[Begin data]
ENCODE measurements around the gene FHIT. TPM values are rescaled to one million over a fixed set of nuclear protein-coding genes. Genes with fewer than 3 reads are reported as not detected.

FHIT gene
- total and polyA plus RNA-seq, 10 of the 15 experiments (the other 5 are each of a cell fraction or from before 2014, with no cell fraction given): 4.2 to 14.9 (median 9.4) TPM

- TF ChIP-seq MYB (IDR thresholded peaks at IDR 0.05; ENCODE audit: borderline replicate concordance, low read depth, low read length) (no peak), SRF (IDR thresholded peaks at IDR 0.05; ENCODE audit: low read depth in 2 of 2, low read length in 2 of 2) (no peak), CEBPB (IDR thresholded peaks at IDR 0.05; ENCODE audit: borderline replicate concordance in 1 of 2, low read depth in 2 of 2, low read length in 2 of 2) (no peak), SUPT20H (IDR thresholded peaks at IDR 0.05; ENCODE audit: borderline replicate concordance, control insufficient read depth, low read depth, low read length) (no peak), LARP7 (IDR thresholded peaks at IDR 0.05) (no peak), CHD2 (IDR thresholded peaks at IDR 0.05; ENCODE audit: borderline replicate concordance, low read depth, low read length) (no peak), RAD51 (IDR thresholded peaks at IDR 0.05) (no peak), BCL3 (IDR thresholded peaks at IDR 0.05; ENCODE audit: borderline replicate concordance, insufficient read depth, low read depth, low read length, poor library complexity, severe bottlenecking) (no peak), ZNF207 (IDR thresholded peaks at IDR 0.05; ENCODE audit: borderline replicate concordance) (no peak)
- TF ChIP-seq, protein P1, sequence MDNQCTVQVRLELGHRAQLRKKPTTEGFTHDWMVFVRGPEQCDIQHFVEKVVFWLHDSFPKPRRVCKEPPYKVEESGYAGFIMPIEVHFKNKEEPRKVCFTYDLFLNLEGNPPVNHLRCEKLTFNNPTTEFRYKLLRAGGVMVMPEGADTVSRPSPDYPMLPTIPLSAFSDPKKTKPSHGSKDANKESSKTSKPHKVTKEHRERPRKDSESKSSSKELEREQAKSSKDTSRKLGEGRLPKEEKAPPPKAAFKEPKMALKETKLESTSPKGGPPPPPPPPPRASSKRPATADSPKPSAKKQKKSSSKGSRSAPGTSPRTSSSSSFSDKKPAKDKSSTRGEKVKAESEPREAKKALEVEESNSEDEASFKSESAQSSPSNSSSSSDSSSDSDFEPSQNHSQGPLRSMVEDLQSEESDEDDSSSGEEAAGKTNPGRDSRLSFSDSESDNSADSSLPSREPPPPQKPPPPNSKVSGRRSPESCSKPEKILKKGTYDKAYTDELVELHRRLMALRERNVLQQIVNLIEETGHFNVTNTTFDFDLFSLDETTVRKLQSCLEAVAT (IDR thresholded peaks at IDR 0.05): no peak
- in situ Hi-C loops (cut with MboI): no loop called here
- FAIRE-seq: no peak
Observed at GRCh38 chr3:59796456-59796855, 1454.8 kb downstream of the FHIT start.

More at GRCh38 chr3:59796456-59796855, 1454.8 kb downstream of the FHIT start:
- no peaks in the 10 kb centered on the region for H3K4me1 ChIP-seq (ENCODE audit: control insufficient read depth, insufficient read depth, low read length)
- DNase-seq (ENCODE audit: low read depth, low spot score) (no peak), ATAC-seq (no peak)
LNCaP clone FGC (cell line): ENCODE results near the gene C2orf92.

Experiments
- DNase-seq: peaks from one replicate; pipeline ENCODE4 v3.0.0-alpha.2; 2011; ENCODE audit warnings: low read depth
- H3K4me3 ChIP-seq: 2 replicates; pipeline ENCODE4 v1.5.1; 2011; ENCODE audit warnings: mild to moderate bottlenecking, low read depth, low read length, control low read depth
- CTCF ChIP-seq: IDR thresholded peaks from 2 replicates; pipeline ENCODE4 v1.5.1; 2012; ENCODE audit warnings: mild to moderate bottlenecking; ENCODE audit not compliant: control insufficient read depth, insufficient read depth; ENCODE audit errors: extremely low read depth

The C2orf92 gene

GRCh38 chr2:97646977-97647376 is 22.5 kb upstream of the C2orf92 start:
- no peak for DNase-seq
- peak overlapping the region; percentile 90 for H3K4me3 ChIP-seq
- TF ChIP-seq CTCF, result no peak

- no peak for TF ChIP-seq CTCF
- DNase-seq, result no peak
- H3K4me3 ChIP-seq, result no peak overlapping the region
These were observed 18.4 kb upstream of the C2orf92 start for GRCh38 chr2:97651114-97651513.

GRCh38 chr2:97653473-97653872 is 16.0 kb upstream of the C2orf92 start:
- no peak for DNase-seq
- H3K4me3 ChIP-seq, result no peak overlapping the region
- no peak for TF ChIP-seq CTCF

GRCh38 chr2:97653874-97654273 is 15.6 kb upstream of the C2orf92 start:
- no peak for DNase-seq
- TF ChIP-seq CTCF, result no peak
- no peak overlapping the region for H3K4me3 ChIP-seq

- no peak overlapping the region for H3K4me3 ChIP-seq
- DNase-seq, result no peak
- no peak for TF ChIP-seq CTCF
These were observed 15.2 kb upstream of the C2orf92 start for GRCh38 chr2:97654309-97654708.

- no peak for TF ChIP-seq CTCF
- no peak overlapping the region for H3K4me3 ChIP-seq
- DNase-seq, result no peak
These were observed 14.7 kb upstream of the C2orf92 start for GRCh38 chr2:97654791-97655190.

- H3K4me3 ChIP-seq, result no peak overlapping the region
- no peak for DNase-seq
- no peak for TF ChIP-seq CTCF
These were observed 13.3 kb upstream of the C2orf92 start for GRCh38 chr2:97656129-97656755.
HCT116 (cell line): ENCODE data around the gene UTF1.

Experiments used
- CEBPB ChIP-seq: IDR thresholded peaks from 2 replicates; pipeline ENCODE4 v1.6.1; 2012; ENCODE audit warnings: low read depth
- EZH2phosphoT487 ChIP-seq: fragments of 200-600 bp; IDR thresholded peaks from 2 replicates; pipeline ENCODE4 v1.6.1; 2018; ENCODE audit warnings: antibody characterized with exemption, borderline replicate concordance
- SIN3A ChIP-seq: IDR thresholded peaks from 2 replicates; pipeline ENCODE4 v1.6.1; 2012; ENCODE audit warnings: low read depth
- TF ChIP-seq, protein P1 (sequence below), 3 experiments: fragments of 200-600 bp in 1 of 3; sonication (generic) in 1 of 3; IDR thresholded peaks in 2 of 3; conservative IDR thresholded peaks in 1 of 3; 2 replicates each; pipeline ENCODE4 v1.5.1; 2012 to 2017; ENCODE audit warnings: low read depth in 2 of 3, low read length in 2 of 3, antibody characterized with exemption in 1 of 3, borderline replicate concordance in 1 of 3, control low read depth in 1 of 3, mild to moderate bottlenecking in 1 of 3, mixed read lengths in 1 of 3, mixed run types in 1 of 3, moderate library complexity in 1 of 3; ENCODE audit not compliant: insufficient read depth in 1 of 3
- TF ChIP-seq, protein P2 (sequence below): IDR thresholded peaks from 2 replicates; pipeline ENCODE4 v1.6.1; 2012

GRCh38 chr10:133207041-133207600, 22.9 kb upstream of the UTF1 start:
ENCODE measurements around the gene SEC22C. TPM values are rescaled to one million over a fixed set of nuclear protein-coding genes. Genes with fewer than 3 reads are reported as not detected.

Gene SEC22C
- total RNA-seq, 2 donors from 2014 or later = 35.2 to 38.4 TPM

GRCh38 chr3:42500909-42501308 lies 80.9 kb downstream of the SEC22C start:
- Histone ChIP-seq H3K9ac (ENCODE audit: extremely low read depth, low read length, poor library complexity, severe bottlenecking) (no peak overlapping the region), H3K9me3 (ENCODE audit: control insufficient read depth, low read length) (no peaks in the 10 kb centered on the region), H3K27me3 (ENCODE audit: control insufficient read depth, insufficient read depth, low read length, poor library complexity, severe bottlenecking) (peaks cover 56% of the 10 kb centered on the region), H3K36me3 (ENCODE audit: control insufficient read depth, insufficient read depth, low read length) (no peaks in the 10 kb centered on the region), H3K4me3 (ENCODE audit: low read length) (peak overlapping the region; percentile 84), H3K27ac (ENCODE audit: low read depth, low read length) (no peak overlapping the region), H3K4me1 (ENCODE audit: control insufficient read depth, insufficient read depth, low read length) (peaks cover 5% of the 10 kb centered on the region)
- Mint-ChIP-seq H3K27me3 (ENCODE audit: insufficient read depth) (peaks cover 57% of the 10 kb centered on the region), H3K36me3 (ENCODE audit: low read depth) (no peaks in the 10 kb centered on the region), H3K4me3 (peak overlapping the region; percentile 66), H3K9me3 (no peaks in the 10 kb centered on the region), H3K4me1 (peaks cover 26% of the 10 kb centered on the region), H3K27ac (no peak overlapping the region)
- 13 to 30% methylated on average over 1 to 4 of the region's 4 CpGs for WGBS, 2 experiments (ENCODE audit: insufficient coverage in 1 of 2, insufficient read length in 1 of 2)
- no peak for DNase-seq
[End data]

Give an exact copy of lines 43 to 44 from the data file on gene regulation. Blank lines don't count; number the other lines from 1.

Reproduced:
- no peak for DNase-seq
- no peak for TF ChIP-seq CTCF